Jeff Nesbit goes on to describe how Sergey Brin and Larry Page , the ostensible founders of Google, were originally funded “through an unclassified, highly compartmentalized program that was managed for the CIA and the NSA by large military and intelligence contractors. It was called the Massive Digital Data Systems (MDDS) project.”
Eventually, the research by Brin and Page under these grants became the heart of Google’s search engine. Nesbit writes, “The intelligence community, however, saw a slightly different benefit in their research: Could the network be organized so efficiently that individual users could be uniquely identified and tracked?”
In 2014, more details emerged regarding the relationship between Sergey Brin, former Google Executive Eric Schmidt and the National Security Agency. A Freedom of Information Act request revealed that Brin and Schmidt were on a first name basis with then-NSA chief General Keith Alexander. Additionally, Google was part of a “secretive government initiative known as the Enduring Security Framework,” and this initiative involved Silicon Valley partnering with the Pentagon and the US intelligence community to share information “at network speed.”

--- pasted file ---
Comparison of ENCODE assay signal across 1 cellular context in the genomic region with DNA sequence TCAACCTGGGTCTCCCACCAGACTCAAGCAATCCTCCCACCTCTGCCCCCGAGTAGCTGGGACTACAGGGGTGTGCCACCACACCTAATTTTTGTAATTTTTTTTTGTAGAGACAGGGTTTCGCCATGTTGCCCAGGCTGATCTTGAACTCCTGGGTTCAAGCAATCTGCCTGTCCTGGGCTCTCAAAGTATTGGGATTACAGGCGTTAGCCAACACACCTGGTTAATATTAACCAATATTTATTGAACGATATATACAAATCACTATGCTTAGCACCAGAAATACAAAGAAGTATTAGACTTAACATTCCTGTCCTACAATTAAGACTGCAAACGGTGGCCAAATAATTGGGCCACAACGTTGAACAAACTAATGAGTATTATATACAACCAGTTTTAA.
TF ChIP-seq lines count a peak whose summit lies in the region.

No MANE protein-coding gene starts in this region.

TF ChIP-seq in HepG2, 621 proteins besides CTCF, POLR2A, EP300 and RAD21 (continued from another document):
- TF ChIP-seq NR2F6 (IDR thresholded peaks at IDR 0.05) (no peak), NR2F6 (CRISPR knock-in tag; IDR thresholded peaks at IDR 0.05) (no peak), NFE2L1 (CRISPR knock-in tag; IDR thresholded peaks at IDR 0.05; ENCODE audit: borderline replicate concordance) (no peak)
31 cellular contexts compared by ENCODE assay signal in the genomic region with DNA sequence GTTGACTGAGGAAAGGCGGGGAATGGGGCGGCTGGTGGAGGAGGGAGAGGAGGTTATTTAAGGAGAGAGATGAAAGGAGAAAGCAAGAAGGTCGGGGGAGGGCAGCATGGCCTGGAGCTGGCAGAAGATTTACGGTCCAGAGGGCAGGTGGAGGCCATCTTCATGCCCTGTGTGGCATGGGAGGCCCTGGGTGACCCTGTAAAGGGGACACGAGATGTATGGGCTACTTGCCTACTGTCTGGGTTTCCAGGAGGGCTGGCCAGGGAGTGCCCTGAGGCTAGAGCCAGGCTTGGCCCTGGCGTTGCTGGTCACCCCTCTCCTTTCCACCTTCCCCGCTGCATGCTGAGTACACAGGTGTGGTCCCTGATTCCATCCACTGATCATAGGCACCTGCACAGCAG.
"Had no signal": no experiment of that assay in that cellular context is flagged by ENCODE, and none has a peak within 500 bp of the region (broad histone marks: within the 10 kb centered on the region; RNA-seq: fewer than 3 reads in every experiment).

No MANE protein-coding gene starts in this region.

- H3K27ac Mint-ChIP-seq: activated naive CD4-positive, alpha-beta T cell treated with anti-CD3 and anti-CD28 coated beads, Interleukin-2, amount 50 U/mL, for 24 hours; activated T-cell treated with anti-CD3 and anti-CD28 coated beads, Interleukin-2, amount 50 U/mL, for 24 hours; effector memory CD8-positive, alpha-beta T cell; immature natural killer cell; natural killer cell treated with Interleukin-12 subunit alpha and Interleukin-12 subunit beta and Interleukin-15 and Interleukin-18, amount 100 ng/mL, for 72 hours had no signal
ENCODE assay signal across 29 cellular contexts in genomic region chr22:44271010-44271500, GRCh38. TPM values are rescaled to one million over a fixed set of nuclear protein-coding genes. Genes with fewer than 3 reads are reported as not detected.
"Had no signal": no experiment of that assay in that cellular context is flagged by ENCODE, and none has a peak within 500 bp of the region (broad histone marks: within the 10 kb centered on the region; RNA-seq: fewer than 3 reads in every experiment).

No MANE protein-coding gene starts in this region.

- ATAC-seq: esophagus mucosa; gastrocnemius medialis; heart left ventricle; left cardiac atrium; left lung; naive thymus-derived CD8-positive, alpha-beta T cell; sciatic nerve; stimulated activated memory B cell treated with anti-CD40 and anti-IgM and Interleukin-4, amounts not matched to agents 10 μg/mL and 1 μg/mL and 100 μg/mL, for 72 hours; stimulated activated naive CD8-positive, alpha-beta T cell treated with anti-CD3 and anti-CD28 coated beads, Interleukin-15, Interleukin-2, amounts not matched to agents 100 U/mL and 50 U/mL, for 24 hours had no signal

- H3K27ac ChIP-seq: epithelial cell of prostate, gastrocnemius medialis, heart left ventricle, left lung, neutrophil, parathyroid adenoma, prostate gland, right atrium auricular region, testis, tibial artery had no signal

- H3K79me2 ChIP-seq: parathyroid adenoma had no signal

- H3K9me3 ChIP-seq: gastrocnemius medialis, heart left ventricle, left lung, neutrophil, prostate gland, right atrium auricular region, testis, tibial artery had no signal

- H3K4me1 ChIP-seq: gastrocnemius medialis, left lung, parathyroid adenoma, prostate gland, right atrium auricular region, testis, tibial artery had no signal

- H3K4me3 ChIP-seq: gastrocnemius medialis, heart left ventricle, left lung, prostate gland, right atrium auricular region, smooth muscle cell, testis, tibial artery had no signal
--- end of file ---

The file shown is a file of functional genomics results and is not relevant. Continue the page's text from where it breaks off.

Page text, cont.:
The connections between Google and the intelligence firms that have spent decades spying on the public, infiltrating the public school system and establishment media, also involve the CIA’s venture capital firm, In-Q-Tel. For example, we know that the software that would become Google Earth was born out of technology originally developed by the company Keyhole, Inc., which itself had a close relationship with the U.S. intelligence community.
However, Google was not the only Big Tech firm who maintained a relationship with In-Q-Tel. Facebook executives also had close ties to CIA venture capital firm In-Q-Tel. Journalist James Corbett reports (from here 14:49-15:50):